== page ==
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  37.  30
    Hitting Reality.Seppo Sajama - 1995 - Grazer Philosophische Studien 50 (1):559-572.
    Meinong had problems with reality: when having an experience, one cannot tell whether its object is real or not. The problem surfaced in many contexts but it was always connected with the notion of presentation {Vorstellung). This concept, as used in the Austrian phenomenological tradition, is ambiguous: a presentation can be (1) the neutral content that is a part of any mental act, or (2) the act of mere presentation, i.e. the combination of a content and the psychological (...) of mere entertaining, or (3) the act of perceiving a simple object.Meinong's pupil France Veber first adopted an orthodox Meinongian view of presentation but later he became aware of the problems connected with it. He argued that there are mental acts in which the subject is in direct contact with reahty or, as he put it, "hits" reality. Thus, acts of perception have two functions, those of presenting and "hitting".It is argued, first, that there are interesting parallels between Veber's concept of zadevanje Chitting') and modem theories of direct mental reference, de re acts and indexicality; and second, that although Veber correctly saw the problem, his solution is not quite satisfactory, because he thought that one has to abandon phenomenology (or the theory of objects) in order to account for the experience of hitting reality. A thoroughly phenomenological theory of „hitting" may be possible, after all. (shrink)
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  38.  2
    Hitting Reality: France Veber's Concept of Zadevanje.Seppo Sajama - 1995 - Grazer Philosophische Studien 50 (1):559-572.
    Meinong had problems with reality: when having an experience, one cannot tell whether its object is real or not. The problem surfaced in many contexts but it was always connected with the notion of presentation {Vorstellung). This concept, as used in the Austrian phenomenological tradition, is ambiguous: a presentation can be the neutral content that is a part of any mental act, or the act of mere presentation, i.e. the combination of a content and the psychological mode of (...)
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  39. Mental Mechanisms and Psychological Construction.Mitchell Herschbach & William Bechtel - 2014 - In Lisa Feldman Barrett & James Russell (eds.), The Psychological Construction of Emotion. Guilford Press. pp. 21-44.
    Psychological construction represents an important new approach to psychological phenomena, one that has the promise to help us reconceptualize the mind both as a behavioral and as a biological system. It has so far been developed in the greatest detail for emotion, but it has important implications for how researchers approach other mental phenomena such as reasoning, memory, and language use. Its key contention is that phenomena that are characterized in (folk) psychological vocabulary are not themselves basic (...)
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  40. Rediscovering Empathy: Agency, Folk Psychology, and the Human Sciences.Karsten Stueber - 2006 - Bradford.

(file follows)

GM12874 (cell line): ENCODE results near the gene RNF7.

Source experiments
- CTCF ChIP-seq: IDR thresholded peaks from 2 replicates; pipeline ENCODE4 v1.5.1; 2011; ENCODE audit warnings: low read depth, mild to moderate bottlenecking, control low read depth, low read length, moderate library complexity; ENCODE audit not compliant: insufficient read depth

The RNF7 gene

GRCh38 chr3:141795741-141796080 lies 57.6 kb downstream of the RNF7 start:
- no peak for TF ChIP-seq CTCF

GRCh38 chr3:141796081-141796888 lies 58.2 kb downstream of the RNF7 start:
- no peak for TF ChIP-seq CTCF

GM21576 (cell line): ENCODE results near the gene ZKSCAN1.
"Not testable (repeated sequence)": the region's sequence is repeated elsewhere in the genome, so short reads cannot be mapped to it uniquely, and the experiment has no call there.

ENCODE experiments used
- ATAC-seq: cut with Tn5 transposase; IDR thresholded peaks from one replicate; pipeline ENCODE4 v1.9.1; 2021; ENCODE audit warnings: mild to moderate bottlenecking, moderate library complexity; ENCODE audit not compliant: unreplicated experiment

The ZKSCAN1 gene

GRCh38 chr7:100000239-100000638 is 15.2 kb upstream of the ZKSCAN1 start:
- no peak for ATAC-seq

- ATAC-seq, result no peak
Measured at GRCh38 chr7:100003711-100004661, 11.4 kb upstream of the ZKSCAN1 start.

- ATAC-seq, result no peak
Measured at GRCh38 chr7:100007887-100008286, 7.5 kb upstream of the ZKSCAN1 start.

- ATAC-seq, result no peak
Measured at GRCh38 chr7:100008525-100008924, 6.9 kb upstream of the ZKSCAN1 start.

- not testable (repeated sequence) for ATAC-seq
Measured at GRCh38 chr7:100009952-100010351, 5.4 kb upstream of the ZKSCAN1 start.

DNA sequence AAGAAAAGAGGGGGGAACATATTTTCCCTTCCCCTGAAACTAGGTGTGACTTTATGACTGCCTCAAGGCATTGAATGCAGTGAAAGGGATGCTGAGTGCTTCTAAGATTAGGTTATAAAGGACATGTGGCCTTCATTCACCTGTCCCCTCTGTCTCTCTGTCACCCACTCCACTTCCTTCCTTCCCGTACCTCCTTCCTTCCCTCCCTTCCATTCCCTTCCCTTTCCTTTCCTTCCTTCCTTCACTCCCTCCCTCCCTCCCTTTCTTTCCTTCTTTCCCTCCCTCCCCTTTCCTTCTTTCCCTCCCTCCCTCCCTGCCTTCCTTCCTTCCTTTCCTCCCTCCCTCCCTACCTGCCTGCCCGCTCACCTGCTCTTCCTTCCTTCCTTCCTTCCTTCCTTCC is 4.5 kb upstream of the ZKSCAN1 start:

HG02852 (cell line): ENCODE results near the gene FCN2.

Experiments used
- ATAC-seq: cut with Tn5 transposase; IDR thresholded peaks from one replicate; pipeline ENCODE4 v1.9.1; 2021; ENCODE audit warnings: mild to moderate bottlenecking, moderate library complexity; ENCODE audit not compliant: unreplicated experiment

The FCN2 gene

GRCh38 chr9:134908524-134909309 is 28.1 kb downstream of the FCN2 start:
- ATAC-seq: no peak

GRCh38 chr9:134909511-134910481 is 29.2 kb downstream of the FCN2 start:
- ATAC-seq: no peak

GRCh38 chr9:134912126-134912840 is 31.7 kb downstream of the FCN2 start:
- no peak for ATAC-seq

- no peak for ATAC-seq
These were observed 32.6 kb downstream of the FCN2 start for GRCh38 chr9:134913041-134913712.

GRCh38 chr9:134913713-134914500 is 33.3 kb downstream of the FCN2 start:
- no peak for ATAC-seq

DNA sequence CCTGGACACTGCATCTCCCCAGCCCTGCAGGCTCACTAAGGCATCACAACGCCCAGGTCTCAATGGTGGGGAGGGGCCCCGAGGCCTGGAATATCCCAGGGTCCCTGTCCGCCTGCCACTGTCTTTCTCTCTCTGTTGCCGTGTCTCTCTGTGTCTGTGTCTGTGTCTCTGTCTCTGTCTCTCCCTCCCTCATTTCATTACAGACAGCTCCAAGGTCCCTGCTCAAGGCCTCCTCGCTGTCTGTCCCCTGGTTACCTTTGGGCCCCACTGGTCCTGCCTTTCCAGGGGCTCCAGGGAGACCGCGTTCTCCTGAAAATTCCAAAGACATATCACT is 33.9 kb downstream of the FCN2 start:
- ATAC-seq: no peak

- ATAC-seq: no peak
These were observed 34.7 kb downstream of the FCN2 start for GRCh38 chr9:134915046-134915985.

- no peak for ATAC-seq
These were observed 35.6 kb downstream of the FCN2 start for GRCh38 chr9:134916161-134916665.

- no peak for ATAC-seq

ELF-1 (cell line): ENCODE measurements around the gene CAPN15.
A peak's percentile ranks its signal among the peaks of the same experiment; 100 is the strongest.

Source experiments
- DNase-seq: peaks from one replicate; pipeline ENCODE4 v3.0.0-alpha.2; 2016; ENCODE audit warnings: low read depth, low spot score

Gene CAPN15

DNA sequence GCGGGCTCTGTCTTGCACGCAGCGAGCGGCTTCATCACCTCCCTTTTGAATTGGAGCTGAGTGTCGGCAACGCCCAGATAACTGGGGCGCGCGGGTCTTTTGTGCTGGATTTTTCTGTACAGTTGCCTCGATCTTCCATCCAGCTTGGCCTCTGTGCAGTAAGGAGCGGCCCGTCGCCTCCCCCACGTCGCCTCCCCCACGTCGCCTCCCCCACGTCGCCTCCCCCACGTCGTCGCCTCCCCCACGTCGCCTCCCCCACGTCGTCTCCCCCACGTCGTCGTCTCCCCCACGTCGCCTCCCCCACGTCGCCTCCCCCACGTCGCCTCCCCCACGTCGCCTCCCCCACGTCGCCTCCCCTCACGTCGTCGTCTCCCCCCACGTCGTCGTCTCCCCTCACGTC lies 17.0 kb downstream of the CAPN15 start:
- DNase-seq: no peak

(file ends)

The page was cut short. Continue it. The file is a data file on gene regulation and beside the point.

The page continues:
In this timely and wide-ranging study, Karsten Stueber argues that empathy is epistemically central for our folk-psychological understanding of other agents--that it is something we cannot do without in order to gain understanding of other minds. Setting his argument in the context of contemporary philosophy of mind and the interdisciplinary debate about the nature of our mindreading abilities, Stueber counters objections raised by some in the philosophy of social science and argues that it is time to rehabilitate the empathy (...)
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  41. Did My Brain Implant Make Me Do It? Questions Raised by DBS Regarding Psychological Continuity, Responsibility for Action and Mental Competence.Laura Klaming & Pim Haselager - 2013 - Neuroethics 6 (3):527-539.
    Deep brain stimulation is a well-accepted treatment for movement disorders and is currently explored as a treatment option for various neurological and psychiatric disorders. Several case studies suggest that DBS may, in some patients, influence mental states critical to personality to such an extent that it affects an individual’s personal identity, i.e. the experience of psychological continuity, of persisting through time as the same person. Without questioning the usefulness of DBS as a treatment option for various serious and treatment (...)
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  42. Models and Mechanisms in Psychological Explanation.Daniel A. Weiskopf - 2011 - Synthese 183 (3):313-338.
    Mechanistic explanation has an impressive track record of advancing our understanding of complex, hierarchically organized physical systems, particularly biological and neural systems. But not every complex system can be understood mechanistically. Psychological capacities are often understood by providing cognitive models of the systems that underlie them. I argue that these models, while superficially similar to mechanistic models, in fact have a substantially more complex relation to the real underlying system. They are typically constructed using a range of techniques for (...)
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  43. Exploring the Process of Ethical Leadership: The Mediating Role of Employee Voice and Psychological Ownership. [REVIEW]James B. Avey, Tara S. Wernsing & Michael E. Palanski - 2012 - Journal of Business Ethics 107 (1):21-34.